What are liquidity provider (LP) tokens, and how do they work?

    09 May 2023

    What are LP tokens?

    Liquidity providers deposit assets into a pool to facilitate trades on decentralized exchanges (DEXs) and automated market makers (AMMs) and receive liquidity pool tokens (LP) in return. 

    Liquidity pool tokens are also called liquidity provider tokens. They act as a receipt for the liquidity provider, who will use them to claim their original stake and interest earned. These tokens represent one’s share of the fees earned by the liquidity pool.

    LP tokens have other use cases besides unlocking the provided liquidity. They allow the liquidity provider to access crypto loans, transfer ownership of the staked liquidity, and can earn compound interest in yield farming. Compound interest is interest earned on the original sum deposited. For example, 10% annual interest on $1,000 is $100, while the compound interest in the second year is calculated at $1,100, so it will be $110.

    Decentralized exchanges (DEXs) and automated market makers (AMMs) grant their users full custody of their locked assets through LP tokens, and most allow users to withdraw them at any time after redeeming the interest earned.

    From a technical standpoint, LP tokens are the same as other blockchain-based tokens. For example, LP tokens issued on DEXs that run on Ethereum will be ERC-20 tokens. Other liquidity provider token examples are the SushiSwap Liquidity Provider (SLP) tokens on SushiSwap and the Balancer Pool Tokens (BPT) on Balancer.

    What are liquidity providers?

    In decentralized finance (DeFi), most tokens have small market caps and low DeFi liquidity with little availability, and finding a counterpart to match an order may be challenging. This is where liquidity providers become essential.

    Liquidity makes it handy to buy or sell any given asset in a market without impacting price changes. Highly liquid assets have many buyers and sellers in the market, facilitating fast-execution trades at a minimal cost. In contrast, low-liquid assets have fewer buyers and sellers, making it more challenging to execute trades, which can lead to price slippage or high transaction costs.

    Liquidity providers deposit two token pairs into a liquidity pool. Once deposited, they can swap between the tokens and charge a small fee for users who swap using their tokens.

    Platforms such as Uniswap, Curve and Balancer are also called AMMs and are a fundamental component of DeFi. They are based on LP tokens necessary to allow platform decentralization and serve customers in a noncustodial way. They do not hold on to users’ tokens, but the automated functions will enable them to be fair and decentralized.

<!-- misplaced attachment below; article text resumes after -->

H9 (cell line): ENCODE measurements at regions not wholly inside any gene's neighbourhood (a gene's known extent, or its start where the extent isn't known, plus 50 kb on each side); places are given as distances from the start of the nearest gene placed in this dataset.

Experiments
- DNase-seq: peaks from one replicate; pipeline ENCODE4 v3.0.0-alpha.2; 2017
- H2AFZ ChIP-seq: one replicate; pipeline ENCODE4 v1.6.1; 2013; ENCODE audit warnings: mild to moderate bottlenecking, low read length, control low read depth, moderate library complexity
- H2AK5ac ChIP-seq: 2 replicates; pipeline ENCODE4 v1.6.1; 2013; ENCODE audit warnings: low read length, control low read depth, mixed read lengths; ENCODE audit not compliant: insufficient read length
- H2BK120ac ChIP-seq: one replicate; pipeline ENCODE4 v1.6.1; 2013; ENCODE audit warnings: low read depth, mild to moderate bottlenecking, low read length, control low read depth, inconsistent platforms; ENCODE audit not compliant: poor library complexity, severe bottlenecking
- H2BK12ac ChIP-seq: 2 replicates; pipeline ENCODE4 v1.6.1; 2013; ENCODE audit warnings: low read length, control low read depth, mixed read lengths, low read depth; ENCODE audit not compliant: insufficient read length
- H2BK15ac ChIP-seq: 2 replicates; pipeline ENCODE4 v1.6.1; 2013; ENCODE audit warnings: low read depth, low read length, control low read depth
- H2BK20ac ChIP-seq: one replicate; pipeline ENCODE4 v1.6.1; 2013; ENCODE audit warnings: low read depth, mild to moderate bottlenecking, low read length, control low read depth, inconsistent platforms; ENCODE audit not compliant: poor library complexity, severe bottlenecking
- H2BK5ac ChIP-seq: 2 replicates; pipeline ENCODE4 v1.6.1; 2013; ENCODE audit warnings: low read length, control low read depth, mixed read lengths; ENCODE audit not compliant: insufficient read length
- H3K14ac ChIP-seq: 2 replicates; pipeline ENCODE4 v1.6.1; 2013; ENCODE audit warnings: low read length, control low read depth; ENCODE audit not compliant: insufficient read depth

For providing assets like Ether (ETH) to the pool, liquidity providers receive LP tokens representing their pool share, which will be used to claim any interest earned from transactions. LP tokens are always under the providers’ control, who decide when and where to withdraw their pool share.

    How do LP tokens work?

    Once crypto users decide to invest in LP tokens, they can choose the liquidity pool and start depositing crypto assets to receive LP tokens in return. 

    The LP tokens received are in proportion to the amount of liquidity provided, so if a user provides 10% of the liquidity to the pool, they’ll be issued 10% of the LP native tokens in that pool. The tokens will be added to the wallet used for liquidity and can be withdrawn along with interest earned at any time.

    Providing liquidity to a centralized platform doesn’t generate LP tokens since the assets deposited are under the platform’s custody. On the other hand, DEXs and AMMs use LP tokens to remain noncustodial.

    LP tokens should always be kept safe like any other crypto asset, as losing them means investors will lose their share of the pool. Still, LP tokens can be freely moved around different decentralized applications (DApps), and only withdrawing from the pool means losing the right to the share of the liquidity pool.

    How to get LP tokens?

    Only liquidity providers can get LP tokens by contributing to the DEX platform liquidity with their crypto assets.

    Plenty of DApps can be chosen to provide liquidity and receive LP tokens. From AMMs to DEXs, the LP token system is relatively common to many protocols.

    Platforms such as PancakeSwap, SushiSwap or Uniswap offer liquidity pools where users lock up crypto assets into smart contracts. Traders use that pool to trade their cryptocurrency, even the little-volume tokens.